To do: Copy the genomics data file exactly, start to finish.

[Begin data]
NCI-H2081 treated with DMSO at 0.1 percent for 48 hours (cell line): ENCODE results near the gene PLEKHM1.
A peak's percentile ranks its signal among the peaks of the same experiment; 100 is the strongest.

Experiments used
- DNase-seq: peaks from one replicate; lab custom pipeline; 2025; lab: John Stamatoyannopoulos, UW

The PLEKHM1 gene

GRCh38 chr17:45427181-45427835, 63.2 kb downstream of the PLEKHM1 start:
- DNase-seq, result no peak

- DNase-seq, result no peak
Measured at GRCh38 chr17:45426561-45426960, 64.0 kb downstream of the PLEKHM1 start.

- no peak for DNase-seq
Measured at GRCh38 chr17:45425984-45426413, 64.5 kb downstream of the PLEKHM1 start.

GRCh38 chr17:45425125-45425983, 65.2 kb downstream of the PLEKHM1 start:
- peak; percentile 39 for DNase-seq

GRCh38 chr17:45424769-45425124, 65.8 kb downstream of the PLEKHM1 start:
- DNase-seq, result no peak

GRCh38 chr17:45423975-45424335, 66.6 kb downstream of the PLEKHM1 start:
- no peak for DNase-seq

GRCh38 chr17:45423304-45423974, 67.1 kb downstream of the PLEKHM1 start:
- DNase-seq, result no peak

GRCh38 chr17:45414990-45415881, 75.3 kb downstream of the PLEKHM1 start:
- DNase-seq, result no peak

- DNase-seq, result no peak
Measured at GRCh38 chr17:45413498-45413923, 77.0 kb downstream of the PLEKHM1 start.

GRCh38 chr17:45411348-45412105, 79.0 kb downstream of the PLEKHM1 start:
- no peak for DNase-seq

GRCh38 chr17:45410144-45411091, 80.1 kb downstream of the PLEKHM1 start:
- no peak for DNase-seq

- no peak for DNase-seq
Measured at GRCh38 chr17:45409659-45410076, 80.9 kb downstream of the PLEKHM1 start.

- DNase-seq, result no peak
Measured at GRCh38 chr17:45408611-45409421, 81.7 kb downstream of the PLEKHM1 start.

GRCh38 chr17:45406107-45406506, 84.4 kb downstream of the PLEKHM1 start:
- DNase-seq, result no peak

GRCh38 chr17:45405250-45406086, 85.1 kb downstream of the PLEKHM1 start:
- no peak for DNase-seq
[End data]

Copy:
NCI-H2081 treated with DMSO at 0.1 percent for 48 hours (cell line): ENCODE results near the gene PLEKHM1.
A peak's percentile ranks its signal among the peaks of the same experiment; 100 is the strongest.

Experiments used
- DNase-seq: peaks from one replicate; lab custom pipeline; 2025; lab: John Stamatoyannopoulos, UW

The PLEKHM1 gene

GRCh38 chr17:45427181-45427835, 63.2 kb downstream of the PLEKHM1 start:
- DNase-seq, result no peak

- DNase-seq, result no peak
Measured at GRCh38 chr17:45426561-45426960, 64.0 kb downstream of the PLEKHM1 start.

- no peak for DNase-seq
Measured at GRCh38 chr17:45425984-45426413, 64.5 kb downstream of the PLEKHM1 start.

GRCh38 chr17:45425125-45425983, 65.2 kb downstream of the PLEKHM1 start:
- peak; percentile 39 for DNase-seq

GRCh38 chr17:45424769-45425124, 65.8 kb downstream of the PLEKHM1 start:
- DNase-seq, result no peak

GRCh38 chr17:45423975-45424335, 66.6 kb downstream of the PLEKHM1 start:
- no peak for DNase-seq

GRCh38 chr17:45423304-45423974, 67.1 kb downstream of the PLEKHM1 start:
- DNase-seq, result no peak

GRCh38 chr17:45414990-45415881, 75.3 kb downstream of the PLEKHM1 start:
- DNase-seq, result no peak

- DNase-seq, result no peak
Measured at GRCh38 chr17:45413498-45413923, 77.0 kb downstream of the PLEKHM1 start.

GRCh38 chr17:45411348-45412105, 79.0 kb downstream of the PLEKHM1 start:
- no peak for DNase-seq

GRCh38 chr17:45410144-45411091, 80.1 kb downstream of the PLEKHM1 start:
- no peak for DNase-seq

- no peak for DNase-seq
Measured at GRCh38 chr17:45409659-45410076, 80.9 kb downstream of the PLEKHM1 start.

- DNase-seq, result no peak
Measured at GRCh38 chr17:45408611-45409421, 81.7 kb downstream of the PLEKHM1 start.

GRCh38 chr17:45406107-45406506, 84.4 kb downstream of the PLEKHM1 start:
- DNase-seq, result no peak

GRCh38 chr17:45405250-45406086, 85.1 kb downstream of the PLEKHM1 start:
- no peak for DNase-seq